For those looking to become a part of the initiative, Thaler has pledged to fly anywhere in the world, go dumpster diving and cook a meal for anyone who donates $1,500 or more to his Kickstarter page.

DailyFoodtoEat is the official blog of FoodtoEat, a sustainable online food ordering and concierge catering service featuring your favorite restaurants, food trucks and caterers. Check out the deliciousness here: www.foodtoeat.com

 

New Orleans Food Trucks Organize to Clarify Regulations

Food Truck Associations have been slowly taking shape in major food truck cities, and it seems that New Orleans will be no different. The New Orleans food truck operators are becoming increasingly fed-up with the status quo, and hope to unite to ease some of the regulations that are prohibiting their businesses. Some of the rules these food trucks hope to rectify concern the number of permits issued annually, the time a truck can stay in a spot, and expanding the allowed hours of operation. The food trucks collectively feel that as the local industry has changed in recent years, the regulations have become outdated.

The food trucks are currently applying for a nonprofit association before they begin clarifying regulations and requesting meetings with city council members. One of the major goals these food trucks hope to accomplish to clear the confusion around many regulations, and emulate the success of food truck organizations in other cities.

Attorney Andrew Legrand believes that bringing the food trucks together will help clearly establish their demands, “We’re at a time when New Orleans has more restaurants than ever before — I think there’s thousands — so why not have food trucks out there kind of contributing to that?” Legrand is assisting the mobile vendors with paperwork.

In Los Angeles, the Southern California Mobile Food Vendors Association is headed by Matt Geller. The organization started with 29 vendors and now has about 140. Geller says it is soon considering statewide expansion. One of the main reasons Geller cites for starting the organization was the same confusion about the rules. “There was a lot of misinformation. Even the regulators didn’t know what was going on.”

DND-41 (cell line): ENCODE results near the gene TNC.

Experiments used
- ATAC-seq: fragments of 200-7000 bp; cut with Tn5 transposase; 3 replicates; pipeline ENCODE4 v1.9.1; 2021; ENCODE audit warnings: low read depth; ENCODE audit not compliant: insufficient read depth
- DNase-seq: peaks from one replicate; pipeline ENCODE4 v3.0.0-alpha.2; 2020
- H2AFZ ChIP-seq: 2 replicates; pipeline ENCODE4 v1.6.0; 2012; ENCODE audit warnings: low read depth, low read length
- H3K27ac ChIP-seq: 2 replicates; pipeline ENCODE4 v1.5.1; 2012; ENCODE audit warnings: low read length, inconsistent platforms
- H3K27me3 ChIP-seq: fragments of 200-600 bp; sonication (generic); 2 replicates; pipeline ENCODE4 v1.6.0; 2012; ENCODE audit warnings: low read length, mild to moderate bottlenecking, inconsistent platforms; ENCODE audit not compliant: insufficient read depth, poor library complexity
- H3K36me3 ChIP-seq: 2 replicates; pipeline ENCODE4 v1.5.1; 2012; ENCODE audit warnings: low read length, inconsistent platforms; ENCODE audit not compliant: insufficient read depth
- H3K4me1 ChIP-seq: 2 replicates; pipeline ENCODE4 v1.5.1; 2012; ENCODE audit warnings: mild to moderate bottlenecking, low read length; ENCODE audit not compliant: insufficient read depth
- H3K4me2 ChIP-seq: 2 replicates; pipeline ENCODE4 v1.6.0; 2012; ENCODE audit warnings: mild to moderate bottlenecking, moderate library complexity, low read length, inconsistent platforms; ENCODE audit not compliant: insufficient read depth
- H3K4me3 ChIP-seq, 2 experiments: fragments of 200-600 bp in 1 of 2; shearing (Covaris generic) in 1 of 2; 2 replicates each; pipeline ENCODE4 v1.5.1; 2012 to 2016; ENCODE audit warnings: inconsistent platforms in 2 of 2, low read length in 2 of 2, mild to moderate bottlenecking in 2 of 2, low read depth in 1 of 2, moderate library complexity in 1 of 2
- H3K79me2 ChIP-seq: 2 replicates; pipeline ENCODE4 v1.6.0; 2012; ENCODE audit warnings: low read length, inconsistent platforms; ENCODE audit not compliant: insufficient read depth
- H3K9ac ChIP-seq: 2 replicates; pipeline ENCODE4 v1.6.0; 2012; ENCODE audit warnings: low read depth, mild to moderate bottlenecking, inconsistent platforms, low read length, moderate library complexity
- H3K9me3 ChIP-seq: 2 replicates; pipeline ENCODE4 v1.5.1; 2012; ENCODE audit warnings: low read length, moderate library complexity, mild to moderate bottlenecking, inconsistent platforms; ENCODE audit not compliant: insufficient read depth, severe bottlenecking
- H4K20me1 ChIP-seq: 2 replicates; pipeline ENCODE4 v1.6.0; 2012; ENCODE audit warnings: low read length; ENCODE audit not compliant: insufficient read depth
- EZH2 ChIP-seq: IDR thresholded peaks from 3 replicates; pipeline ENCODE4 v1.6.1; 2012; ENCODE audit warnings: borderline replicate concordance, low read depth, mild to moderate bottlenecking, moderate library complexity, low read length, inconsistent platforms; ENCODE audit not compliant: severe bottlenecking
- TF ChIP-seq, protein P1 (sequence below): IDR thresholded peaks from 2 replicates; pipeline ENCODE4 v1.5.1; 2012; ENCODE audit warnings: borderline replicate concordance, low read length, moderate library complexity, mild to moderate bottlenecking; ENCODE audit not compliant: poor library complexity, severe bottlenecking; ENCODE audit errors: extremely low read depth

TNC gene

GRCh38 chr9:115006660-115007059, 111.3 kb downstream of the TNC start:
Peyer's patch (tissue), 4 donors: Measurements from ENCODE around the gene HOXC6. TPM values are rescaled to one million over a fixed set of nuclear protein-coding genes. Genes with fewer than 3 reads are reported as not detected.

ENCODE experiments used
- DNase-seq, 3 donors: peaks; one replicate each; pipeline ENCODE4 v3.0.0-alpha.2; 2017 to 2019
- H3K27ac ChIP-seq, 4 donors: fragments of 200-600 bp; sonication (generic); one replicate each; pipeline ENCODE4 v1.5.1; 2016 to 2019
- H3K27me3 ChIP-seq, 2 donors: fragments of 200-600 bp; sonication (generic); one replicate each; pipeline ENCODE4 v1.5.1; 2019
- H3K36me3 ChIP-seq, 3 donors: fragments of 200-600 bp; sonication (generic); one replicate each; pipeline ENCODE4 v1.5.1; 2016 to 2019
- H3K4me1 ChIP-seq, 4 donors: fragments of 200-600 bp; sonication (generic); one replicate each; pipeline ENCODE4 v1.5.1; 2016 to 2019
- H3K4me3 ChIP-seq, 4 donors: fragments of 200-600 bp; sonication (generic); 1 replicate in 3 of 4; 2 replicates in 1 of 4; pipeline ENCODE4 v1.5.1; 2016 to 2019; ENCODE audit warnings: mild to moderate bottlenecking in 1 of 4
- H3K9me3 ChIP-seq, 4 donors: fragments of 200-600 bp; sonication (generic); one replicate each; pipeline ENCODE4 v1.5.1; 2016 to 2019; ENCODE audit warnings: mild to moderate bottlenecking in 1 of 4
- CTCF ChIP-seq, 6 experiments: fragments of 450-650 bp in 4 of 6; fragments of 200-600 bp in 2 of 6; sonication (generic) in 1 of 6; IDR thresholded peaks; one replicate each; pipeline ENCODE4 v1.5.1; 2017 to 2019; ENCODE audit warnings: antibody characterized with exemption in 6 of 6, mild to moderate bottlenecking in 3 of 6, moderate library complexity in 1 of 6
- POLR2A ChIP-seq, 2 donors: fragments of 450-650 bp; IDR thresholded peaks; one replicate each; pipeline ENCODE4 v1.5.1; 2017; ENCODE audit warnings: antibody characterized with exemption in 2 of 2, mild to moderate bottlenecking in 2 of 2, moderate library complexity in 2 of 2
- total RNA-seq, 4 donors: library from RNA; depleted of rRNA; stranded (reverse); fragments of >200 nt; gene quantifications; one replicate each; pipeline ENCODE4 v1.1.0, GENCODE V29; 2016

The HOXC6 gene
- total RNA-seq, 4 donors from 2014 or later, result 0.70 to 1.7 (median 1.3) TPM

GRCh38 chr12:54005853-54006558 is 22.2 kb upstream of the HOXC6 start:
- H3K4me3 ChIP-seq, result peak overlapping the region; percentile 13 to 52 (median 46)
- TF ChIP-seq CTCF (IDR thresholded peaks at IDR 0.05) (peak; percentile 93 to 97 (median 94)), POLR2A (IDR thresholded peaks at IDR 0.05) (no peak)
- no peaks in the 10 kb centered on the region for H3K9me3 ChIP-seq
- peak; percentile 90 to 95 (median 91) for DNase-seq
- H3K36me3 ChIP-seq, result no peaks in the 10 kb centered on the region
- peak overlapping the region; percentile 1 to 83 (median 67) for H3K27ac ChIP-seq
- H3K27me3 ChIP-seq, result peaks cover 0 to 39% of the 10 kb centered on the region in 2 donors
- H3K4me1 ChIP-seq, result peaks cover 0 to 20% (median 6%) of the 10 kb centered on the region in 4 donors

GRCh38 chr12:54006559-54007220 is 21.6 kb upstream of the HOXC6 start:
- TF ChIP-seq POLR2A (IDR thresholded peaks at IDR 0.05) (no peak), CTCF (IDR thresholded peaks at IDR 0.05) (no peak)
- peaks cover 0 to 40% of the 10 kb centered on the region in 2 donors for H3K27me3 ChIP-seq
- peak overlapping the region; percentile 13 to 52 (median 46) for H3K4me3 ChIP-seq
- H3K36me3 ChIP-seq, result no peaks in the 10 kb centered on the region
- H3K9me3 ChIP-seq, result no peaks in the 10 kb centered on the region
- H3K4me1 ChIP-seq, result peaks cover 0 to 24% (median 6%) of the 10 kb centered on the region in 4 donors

DailyFoodtoEat is the official blog of FoodtoEat, a sustainable online food ordering and concierge catering service featuring your favorite restaurants, food trucks and caterers. Check out the deliciousness here: www.foodtoeat.com

 

2.5 Million New Yorker’s Have Trouble Affording Enough Food

Startling news came in from the USDA today about hunger and poverty rates in New York City. The survey measured results from 2008 and 2010, and found that 2.5 million New Yorkers couldn’t afford enough food, a 50 percent increase from a similar survey taken from 2005 and 2007. The data goes deeper to note that 702,000 state residents are classified as officially going hungry, while one in seven cannot afford food at some point in a given year. These results are higher than any ever recorded before, and mark a severe problem in New York.

According to the USDA, numbers leveled off in 2010 after a three year drop, but have taken a turn for the worse. High levels of funding for state-sponsored programs may have accounted for less hunger in recent years, but recent budget cuts may have reversed this. In 2010 President Obama and Congress cut federal funding for food banks, soup kitchens and food pantries by 40% nationwide (and in New York City).

Joel Berg, executive director of the New York City Coalition Against Hunger said “This is the highest level of state hunger since the government started counting it. This new data proves that, over the last few years, millions of New Yorkers were at the edge of an economic cliff, with many falling off into hunger but some barely hanging on with the aid of government nutrition programs”.

New Yorker’s inside and outside of the food industry can help to rectify this situation. Nonprofits organizations are always looking for volunteers, like the Hot Bread Kitchen, which offers training to low income women to develop their own businesses. Other organizations like City Harvest work to collect excess food from restaurants and deliver them to those in need. With hunger rates rising and government programs declining, more weight than ever falls upon our efforts and those of nonprofits to keep our city full.

DailyFoodtoEat is the official blog of FoodtoEat, a sustainable online food ordering and concierge catering service featuring your favorite restaurants, food trucks and caterers. Check out the deliciousness here: www.foodtoeat.com